Tennessee No statutory deadline to return; 10 days to itemize
Texas 30 days
Utah 30 days, or within 15 days of receiving tenant’s forwarding address, whichever is later, but if there is damage to the premises, 30 days
Vermont 14 days
Virginia 45 days
Washington 14 days
West Virginia No statutory deadline
Wisconsin 21 days
Wyoming 30 days, or within 15 days of receiving tenant’s forwarding address, whichever is later; 60 days if there is damage

The above chart was obtained from nolo and is deemed reliable at the date of this post.

Back Rent Collection – Get on it Immediately!

Collect your back rent as soon as feasible. Clearly, it is a part of the rent collection procedure and not especially cheerful, however after you let the situation spin out of control, you will make collecting sometimes more difficult. If you do not allow that happen, you will have a significantly simpler occasion receiving rent that is later than usual. The 1st second your renter is behind schedule on money owed, you should step up to the plate!

It is valuable to get on it fast, however be judicious with doing so in person since that could lead to conflict. The ideal thing to do is send out a letter to the renter. The correspondence does not have to be sent certified and is not a legal paper. Be certain to send out your letter to the exact property and have the the required postage on it; this way, the second you mail it, it will be classified acknowledged. The subject of the correspondence must courteously say that he or she must notify you to solve the problem as soon as doable.

When the renter offers you some of the monies, it would be sensible to take it. And you ought to present the renter a receipt for the quantity of money you are handed noting that this is simply some of the money and that they are still obliged to shell out the balance of their money owed.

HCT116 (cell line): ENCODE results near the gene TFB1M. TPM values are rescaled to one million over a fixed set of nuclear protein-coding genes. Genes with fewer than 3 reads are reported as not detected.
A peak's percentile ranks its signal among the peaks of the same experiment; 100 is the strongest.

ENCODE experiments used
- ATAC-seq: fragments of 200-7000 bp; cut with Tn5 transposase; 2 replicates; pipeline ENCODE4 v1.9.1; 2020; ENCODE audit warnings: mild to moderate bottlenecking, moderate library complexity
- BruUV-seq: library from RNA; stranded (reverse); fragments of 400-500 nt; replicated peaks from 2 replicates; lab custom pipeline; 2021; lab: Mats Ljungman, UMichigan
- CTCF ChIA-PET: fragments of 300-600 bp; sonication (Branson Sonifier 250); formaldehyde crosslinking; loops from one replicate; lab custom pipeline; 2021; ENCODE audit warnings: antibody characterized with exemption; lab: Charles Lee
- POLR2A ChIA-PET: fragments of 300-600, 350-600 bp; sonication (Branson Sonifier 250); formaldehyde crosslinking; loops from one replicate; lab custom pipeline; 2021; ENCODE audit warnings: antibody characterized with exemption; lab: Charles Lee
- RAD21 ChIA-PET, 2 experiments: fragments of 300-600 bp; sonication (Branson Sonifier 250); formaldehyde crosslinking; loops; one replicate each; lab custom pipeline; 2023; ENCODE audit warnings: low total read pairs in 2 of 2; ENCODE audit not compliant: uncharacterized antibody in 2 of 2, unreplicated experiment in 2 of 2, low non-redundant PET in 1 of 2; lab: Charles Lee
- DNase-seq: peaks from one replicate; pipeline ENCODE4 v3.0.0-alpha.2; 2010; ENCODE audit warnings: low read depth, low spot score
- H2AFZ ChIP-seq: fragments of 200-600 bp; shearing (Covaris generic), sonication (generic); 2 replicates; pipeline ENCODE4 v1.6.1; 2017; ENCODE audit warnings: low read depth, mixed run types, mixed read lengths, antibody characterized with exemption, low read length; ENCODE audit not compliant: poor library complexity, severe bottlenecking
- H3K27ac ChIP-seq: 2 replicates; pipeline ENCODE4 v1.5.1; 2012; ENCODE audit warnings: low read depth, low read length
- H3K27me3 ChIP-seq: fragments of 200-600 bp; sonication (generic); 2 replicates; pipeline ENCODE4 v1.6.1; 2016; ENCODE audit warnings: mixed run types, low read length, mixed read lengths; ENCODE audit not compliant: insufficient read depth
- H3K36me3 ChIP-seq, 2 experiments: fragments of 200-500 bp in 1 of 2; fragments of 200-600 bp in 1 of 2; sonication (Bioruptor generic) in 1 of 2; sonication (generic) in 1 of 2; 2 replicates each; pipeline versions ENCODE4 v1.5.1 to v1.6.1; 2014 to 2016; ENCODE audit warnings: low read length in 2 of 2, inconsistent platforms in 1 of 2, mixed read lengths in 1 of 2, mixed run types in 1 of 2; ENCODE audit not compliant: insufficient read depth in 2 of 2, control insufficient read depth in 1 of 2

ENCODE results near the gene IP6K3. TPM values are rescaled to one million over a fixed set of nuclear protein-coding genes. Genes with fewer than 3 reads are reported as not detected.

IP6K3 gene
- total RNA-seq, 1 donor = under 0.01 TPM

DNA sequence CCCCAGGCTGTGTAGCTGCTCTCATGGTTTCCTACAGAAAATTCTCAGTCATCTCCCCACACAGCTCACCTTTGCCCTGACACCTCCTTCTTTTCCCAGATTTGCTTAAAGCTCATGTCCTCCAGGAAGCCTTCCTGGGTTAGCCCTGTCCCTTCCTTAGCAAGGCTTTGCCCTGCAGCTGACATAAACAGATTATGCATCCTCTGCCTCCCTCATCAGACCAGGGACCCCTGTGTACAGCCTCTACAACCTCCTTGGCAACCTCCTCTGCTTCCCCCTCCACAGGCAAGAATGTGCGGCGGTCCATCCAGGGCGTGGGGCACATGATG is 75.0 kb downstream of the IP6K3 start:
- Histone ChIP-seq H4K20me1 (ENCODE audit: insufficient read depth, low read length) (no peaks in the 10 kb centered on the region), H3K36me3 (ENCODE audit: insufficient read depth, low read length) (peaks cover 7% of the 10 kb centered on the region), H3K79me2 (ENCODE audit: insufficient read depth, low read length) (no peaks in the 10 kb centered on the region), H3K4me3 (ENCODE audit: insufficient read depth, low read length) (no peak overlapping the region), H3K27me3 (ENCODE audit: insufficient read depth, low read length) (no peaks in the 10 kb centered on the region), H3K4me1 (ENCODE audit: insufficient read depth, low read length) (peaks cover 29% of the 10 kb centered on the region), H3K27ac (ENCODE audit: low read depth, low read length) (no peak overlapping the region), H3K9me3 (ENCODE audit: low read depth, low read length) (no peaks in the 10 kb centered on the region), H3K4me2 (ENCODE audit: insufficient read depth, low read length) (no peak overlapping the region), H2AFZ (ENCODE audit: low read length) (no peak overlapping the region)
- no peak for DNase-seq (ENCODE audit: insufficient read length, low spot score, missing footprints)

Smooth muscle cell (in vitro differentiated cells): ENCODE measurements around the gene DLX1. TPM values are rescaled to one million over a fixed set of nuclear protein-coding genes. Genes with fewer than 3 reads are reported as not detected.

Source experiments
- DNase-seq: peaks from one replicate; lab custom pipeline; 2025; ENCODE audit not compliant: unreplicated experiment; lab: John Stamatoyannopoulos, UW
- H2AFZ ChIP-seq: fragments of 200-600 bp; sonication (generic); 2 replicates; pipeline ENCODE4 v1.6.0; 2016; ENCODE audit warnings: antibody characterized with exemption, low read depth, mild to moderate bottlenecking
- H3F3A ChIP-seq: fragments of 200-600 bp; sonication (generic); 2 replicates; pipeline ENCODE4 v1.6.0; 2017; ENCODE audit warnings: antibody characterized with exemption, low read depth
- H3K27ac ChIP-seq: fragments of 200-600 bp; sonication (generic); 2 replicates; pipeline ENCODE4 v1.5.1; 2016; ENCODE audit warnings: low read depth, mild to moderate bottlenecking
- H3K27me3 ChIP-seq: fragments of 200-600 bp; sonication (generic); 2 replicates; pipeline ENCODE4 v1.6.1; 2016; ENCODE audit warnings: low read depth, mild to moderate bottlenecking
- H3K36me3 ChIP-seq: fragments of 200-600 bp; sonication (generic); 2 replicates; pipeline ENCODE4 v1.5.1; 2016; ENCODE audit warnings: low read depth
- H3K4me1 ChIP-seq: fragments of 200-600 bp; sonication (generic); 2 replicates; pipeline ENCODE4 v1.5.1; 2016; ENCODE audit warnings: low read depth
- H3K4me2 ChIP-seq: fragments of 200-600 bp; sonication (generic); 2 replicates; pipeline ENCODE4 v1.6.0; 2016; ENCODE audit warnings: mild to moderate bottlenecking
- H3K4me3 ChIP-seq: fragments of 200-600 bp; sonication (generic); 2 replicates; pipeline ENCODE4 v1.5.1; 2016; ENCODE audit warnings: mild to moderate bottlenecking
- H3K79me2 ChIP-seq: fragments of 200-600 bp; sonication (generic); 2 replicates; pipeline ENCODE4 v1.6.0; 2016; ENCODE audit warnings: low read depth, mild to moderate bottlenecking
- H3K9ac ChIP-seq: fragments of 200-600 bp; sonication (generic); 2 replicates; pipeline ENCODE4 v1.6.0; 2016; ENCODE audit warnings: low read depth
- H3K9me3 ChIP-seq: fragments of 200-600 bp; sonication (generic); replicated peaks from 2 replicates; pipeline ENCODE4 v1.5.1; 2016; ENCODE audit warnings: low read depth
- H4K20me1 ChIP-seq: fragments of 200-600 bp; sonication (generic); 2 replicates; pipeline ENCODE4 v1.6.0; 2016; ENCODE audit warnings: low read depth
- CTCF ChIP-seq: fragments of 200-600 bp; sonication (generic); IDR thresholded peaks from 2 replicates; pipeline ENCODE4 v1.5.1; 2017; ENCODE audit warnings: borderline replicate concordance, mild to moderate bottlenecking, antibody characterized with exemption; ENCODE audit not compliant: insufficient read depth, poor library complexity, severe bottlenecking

It is completely within your rights as a property owner to look into how substantial a circumstances your renter may be in. You are permitted to look into if they still have a job. If your original rental agreement does not avoid you from communicating with their employer, you might do so to determine if they are currently working at their job.

Additionally, the Fair Credit Reporting Act lets you to check their credit report once more if they are financially indebted to you (with back monies. Your property application is considered a legal paper and nearly always contains a clause noting that this is allowable.

Although it is inside your privileges to do so, it will not be of much benefit to you. Regardless of the renter maybe being unemployed and carrying extra debt, if they come up with the rent money, you can not send them packing. The only thing that getting this updated information may do for you is to give you personal rules as to how much breathing room you will assign them for closing out the balance of their rent.